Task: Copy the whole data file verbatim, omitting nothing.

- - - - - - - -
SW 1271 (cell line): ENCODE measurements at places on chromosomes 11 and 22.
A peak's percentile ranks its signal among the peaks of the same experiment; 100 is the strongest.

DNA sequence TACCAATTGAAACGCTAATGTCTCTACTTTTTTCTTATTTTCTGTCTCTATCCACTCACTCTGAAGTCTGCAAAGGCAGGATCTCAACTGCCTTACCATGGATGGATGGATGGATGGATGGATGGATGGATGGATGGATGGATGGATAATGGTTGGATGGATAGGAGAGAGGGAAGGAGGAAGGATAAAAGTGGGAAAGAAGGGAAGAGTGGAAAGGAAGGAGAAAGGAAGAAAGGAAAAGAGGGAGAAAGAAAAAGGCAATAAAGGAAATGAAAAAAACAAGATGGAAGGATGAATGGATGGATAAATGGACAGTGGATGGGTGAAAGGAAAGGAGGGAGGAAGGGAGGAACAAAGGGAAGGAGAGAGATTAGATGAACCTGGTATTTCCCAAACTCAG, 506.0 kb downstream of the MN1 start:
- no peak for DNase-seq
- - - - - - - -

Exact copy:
SW 1271 (cell line): ENCODE measurements at places on chromosomes 11 and 22.
A peak's percentile ranks its signal among the peaks of the same experiment; 100 is the strongest.

DNA sequence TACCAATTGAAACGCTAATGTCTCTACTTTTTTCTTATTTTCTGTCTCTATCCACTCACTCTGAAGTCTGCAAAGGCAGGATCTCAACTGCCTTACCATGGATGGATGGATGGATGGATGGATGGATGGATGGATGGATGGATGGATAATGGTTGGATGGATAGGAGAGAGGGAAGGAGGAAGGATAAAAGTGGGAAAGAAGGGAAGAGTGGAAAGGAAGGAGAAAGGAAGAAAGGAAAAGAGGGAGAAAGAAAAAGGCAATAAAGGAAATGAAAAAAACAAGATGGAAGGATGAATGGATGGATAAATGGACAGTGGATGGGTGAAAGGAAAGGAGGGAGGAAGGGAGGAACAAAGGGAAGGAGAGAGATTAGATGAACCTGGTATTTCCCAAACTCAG, 506.0 kb downstream of the MN1 start:
- no peak for DNase-seq